Dissertation/Thesis Abstract

Investigation of Bartonella spp. as a cause of infective valvular endocarditis in northern sea otters (Enhydra lutris kenyoni)
by Carrasco, Sebastian E., M.S., University of California, Davis, 2011, 94; 1512380
Abstract (Summary)

Vegetative valvular endocarditis (VVE) has contributed to an Unusual Mortality Event (UME) in northern sea otters since 2002. Streptococcus bovis/equinus (SB/E) complex was isolated from cardiac lesions. Bartonella infection is also associated with VVE in different mammals, but little is known regarding its pathogenic significance in marine mammals. Our primary goal was to evaluate the role of bacterial agents, especially SB/E and Bartonella spp., in VVE and the UME in northern sea otters. Presence of these pathogens was also evaluated in southern sea otters as a comparison group. In our first investigation, we found that SB/E was isolated in 45% (23/51) of northern sea otter heart valves, and one-third of these cases were co-infected with Bartonella spp. Sequencing identified SB/E isolates as Streptoccocus infantarius subsp. coli. Our analysis demonstrated that SB/E was associated with VVE in northern sea otters. While Bartonella infection was detected using PCR in 45% (23/51) and 10% (3/30) of the heart valves of northern and southern sea otters, respectively, Bartonella infection was not associated with VVE. Phylogenetic analysis of the ITS region of Bartonella identified two potentially novel species. We then investigated the seroprevalence of Bartonella in northern and southern sea otters using an IFA assay. Antibodies against Bartonella were commonly detected in stranded and live-captured northern sea otters (50%; 24/48 and 34%; 15/44, respectively), whereas only 16% (24/148) of the stranded southern sea otters were seropositive. Antibodies to B. washoensis were frequently detected in both sea otter populations with titers ranging from 1:64 to 1:256. Exposure to Bartonella was commonly detected in mature live-captured (49%) and stranded (62%) northern sea otters, and adult stranded animals dying of infectious causes were 27 times more likely to be seropositive (95% CI = 2.62–269.4). IFA and PCR results from both investigations provided evidence that Bartonella was widely distributed among sea otters from southcentral Alaska. This study has helped define the role of SB/E and Bartonella in VVE-related sea otter mortalities in southcentral Alaska. Our findings shed light on infectious disease challenges in northern and southern sea otter populations; information that is being used in disease monitoring programs.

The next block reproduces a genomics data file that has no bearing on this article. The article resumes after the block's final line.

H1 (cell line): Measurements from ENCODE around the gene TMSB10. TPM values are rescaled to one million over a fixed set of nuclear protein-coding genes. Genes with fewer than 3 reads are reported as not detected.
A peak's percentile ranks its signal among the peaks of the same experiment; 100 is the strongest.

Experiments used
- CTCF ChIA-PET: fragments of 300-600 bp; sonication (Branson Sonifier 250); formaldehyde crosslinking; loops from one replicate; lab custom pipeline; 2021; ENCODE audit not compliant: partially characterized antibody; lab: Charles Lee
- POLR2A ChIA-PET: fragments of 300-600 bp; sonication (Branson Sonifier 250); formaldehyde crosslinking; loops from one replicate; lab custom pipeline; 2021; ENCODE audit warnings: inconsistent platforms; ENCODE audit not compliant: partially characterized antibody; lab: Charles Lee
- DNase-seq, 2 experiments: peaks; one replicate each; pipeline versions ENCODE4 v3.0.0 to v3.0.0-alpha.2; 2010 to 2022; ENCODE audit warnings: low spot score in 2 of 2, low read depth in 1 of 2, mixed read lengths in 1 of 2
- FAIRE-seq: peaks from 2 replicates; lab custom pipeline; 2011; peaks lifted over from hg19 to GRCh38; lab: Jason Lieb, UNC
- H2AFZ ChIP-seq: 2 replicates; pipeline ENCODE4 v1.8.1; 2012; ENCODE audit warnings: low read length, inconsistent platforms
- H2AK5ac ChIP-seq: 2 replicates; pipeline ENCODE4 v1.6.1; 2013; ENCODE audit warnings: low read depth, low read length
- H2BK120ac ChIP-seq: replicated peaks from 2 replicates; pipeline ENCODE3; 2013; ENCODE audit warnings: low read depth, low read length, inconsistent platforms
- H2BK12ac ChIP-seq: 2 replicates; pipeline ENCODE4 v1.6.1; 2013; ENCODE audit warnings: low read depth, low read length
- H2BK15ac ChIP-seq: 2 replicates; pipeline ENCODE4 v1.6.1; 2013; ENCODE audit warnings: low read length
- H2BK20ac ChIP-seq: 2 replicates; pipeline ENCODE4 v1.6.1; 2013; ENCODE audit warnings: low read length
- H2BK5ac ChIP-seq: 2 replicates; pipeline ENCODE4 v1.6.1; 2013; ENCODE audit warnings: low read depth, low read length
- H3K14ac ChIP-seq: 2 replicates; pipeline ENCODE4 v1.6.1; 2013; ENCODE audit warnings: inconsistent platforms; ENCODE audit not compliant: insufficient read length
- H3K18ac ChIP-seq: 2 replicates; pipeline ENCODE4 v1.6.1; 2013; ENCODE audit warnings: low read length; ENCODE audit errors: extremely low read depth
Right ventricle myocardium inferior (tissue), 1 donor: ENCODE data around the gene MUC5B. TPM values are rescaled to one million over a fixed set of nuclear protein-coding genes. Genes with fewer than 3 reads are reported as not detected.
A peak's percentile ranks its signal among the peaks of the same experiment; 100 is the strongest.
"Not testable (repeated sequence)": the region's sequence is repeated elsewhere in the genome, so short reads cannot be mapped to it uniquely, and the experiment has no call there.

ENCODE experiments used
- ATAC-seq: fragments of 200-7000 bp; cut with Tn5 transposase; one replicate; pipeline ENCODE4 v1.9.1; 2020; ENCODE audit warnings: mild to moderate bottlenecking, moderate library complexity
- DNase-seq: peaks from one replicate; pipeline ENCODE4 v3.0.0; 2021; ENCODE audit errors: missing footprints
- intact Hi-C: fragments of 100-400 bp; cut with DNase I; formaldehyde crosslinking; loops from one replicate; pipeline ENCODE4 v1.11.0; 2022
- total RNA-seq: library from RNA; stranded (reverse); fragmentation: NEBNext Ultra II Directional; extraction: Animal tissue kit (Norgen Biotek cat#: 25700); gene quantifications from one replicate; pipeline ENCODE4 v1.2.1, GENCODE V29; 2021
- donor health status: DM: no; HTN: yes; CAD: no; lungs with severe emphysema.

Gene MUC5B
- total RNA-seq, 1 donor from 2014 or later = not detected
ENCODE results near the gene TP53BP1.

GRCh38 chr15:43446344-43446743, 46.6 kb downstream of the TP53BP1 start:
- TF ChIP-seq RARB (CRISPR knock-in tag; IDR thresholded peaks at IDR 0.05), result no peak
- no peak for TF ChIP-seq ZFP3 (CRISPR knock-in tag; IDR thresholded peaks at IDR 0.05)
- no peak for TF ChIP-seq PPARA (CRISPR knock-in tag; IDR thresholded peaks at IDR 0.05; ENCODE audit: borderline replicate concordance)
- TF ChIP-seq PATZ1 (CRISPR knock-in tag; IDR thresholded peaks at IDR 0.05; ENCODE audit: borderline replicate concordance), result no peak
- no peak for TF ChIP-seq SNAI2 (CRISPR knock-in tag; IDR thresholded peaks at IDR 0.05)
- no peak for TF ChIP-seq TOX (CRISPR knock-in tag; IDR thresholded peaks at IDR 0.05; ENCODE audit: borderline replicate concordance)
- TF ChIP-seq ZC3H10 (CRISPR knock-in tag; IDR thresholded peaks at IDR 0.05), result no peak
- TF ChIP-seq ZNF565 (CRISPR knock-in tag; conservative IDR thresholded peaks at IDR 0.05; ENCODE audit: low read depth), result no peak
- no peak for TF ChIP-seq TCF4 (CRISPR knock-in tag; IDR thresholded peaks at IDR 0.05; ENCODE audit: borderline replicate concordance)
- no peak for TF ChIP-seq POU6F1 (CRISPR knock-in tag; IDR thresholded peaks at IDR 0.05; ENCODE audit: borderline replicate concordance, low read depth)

Indexing (document details)
Advisor: Mazet, Jonna A.K.
Commitee: Byrne, Barbara, Chomel, Bruno
School: University of California, Davis
Department: Comparative Pathology
School Location: United States -- California
Source: MAI 50/06M, Masters Abstracts International
Subjects: Wildlife Conservation, Pathology, Veterinary services
Keywords: Alaska, Bartonella, Enhydra lutris, Sea otter, Streptococcus bovis/equinus, Vegetative valvular endocarditis
Publication Number: 1512380
ISBN: 9781267398192
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